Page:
“Aaron shall bring the bullock of the sin offering, which is for himself, and shall make an atonement for himself, and for his house.” The first of the tasks laid out before Aaron was to make sure he was covered. According to what God mandated in verse 6, Aaron had to cover himself and his house first before rendering services for the people.
Why? As a man, a regular man, he was prone to be affected by sin as well. This is not to be taken in the wrong context, but compared to Jesus Christ, no matter who the high priest was he was not a perfect man. He was not unblemished in the sight of God. Since the fall of man, sin affects every human on the face of the earth, regardless of their position.
In comparison, when Christ came on the scene and became God in the flesh and rendered the services of the high priest through His own atoning blood, Hebrews tells us He was, “holy, harmless, undefiled, separate from sinners, and made higher than the heavens,” (7:26). He had no sin of His own to take care of because He was perfect in every way.
“For we have not an high priest which cannot be touched with the feeling of our infirmities; but was in all points tempted like as we are, yet without sin,” (Hebrews 4:15). But for Aaron and his house, reparations needed to be made in regard to their spiritual status before God. As a matter of fact, he couldn’t even enter the holy place without the sacrifice with him (see Lev. 16:3). To come to God outside of what He prescribed could result in the ultimate punishment: death. A lesson Aaron’s sons found out the hard way.
If we read up a few verses prior to these, we see that not only was the specifics of the sacrifices and incense laid out when it comes to the seriousness of this event, but even the priest’s attire had to be fitting the ceremony that was to take place. Normally, the priest would wear several pieces with jewels and such that set him apart as the high priest. In verse 4 only the linen parts of his garments were to be worn and he was to be washed before putting them on. Everything pertaining to the priest had to be in order.
“He shall take a censer full of burning coals of fire from off the altar before the LORD, and his hands full of sweet incense beaten small, and bring it within the vail.” With each step and each part of the rituals involved for the priest on that day, they get more and more intense because the seriousness level of what he is about to do is raised. Here, he is instructed to go to the “altar” where sacrifices are made to the “LORD” and take live, hot, burning “coals” from it. The coals, along with the ground up “incense,” he is to bring “within the vail.”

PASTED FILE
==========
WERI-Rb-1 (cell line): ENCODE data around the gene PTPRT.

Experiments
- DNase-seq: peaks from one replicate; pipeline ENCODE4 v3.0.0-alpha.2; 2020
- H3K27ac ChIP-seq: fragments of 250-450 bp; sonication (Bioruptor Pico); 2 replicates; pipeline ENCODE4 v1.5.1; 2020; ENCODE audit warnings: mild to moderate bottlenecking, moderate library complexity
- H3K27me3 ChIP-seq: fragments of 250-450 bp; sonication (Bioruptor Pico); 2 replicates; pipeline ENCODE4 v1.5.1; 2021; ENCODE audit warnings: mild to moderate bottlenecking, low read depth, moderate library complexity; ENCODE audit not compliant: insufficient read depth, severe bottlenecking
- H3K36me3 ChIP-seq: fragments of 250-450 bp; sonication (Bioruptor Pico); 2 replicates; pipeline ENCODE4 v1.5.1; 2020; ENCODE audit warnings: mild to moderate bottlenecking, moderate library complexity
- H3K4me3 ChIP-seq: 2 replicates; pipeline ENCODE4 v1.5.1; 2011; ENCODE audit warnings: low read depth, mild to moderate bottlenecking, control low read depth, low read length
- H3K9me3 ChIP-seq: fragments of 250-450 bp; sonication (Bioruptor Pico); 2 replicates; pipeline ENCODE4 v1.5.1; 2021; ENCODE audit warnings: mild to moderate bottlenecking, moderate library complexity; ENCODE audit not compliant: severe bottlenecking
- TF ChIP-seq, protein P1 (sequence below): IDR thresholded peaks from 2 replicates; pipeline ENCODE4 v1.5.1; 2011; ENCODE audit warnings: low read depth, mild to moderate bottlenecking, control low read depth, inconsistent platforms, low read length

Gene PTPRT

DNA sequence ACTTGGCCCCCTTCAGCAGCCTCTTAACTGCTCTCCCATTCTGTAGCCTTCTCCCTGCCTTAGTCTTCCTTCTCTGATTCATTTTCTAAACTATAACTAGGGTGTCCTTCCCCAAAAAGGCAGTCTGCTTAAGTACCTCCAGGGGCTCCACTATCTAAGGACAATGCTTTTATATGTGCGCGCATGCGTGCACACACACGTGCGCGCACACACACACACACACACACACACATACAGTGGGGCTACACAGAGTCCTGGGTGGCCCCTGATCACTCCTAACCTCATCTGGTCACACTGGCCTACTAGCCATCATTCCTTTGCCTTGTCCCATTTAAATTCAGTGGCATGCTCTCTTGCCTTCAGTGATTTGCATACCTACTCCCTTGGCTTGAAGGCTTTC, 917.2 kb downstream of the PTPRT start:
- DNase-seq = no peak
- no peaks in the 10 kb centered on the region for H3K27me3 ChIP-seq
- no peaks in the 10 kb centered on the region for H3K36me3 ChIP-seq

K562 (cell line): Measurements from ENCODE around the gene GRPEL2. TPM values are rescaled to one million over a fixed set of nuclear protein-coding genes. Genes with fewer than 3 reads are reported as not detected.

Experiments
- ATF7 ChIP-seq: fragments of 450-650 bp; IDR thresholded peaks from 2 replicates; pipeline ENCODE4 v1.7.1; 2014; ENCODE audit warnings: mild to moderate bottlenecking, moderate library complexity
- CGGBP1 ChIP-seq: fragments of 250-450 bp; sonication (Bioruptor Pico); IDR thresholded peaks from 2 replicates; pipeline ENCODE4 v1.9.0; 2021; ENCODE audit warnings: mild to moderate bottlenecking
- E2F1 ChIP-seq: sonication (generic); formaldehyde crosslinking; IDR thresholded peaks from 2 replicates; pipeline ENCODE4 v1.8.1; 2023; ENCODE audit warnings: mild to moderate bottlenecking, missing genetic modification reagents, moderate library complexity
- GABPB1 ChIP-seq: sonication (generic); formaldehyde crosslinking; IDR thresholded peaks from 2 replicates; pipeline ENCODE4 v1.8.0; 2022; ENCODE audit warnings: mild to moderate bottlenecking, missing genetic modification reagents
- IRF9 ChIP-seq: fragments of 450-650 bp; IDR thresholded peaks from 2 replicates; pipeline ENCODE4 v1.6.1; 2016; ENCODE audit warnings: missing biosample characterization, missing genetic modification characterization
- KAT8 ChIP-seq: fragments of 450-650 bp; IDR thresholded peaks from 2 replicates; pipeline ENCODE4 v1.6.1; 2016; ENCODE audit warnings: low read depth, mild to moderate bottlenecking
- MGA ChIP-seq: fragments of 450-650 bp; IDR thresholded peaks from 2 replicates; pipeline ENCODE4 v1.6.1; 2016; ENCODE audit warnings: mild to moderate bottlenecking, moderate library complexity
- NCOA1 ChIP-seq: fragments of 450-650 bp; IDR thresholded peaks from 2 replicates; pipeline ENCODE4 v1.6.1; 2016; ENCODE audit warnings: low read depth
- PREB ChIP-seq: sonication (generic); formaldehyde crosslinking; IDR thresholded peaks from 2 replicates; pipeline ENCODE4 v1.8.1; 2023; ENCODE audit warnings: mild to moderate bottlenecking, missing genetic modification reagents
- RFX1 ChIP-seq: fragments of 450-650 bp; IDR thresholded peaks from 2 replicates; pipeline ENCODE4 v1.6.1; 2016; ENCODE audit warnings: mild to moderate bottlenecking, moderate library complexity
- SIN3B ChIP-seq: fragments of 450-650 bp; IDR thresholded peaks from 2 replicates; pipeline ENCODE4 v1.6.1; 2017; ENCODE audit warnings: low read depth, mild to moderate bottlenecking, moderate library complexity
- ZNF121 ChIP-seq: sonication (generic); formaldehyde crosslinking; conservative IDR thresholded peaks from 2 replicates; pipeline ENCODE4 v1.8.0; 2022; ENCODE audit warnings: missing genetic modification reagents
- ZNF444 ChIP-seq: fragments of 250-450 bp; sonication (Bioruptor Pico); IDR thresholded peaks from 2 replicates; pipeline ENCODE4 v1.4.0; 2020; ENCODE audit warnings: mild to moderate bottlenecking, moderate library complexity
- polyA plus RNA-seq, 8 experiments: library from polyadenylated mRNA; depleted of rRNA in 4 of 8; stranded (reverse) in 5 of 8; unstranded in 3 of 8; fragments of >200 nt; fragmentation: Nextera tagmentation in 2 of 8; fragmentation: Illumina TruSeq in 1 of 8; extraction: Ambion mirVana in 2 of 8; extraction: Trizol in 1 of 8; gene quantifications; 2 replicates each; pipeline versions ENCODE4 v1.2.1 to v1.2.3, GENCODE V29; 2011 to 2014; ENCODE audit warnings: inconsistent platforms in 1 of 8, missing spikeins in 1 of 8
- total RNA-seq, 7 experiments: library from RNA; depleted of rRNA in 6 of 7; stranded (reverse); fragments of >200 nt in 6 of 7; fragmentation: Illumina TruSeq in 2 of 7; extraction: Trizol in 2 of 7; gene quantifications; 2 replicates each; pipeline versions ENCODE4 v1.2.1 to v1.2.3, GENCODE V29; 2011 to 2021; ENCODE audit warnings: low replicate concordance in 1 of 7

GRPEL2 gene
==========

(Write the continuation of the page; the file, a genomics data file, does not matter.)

The tabernacle, with all of its trappings, is sacred enough. But, to go through the “vail,” the curtain that is hanging and separating the holy place from the Holy of Holies was to take the seriousness of the events to a whole other level (see Exodus 26:33). Going behind the vail was going where the presence of God was represented to be.
If we remember, for Moses himself just to step on the ground where the burning bush was sacred and to be revered. So much so he was instructed to take his shoes off. How much more to enter the most sacred place of the tabernacle, where God is said to dwell among His people?
This was serious business at the highest level. Do we take the holiness of God as serious today? No, we don’t have to do all of the priestly things they had to because Christ fulfilled them all. And, yes, we have free access to come to Him any time we want (Hebrews 4:16). But, do we respect His holiness? This is a question for all of us to ponder.
If we look at the next verse we see the purpose of these instructions. “And he shall put the incense upon the fire before the LORD, that the cloud of the incense may cover the mercy seat that is upon the testimony, that he may not die.”
His life was at stake. As already stated, if he presumed to approach God with indifference to His holiness, his life would have been required of him. God is preparing him (the priest) to meet Him (God).
The Ark of the Covenant was residing behind this vail. The Ark of the Covenant housed a pot of manna from their wilderness wanderings, Aaron’s rod that budded, and of course the Ten Commandments. The lid to the ark was called the “mercy seat.”
The purpose of the burning incense was to make a “cloud” to protect the life of the priest. Do you remember when Moses requested to see God’s face? God out and out told him, “There shall no man see me, and live,” (Exodus 33:20). Although it’s not part of today’s lesson it really emphasizes just how holy God is and again, how we can and cannot approach him.
No, God’s face was not above the mercy seat but to be in such close proximity of His presence was to be taken just as seriously, “that he may not die.”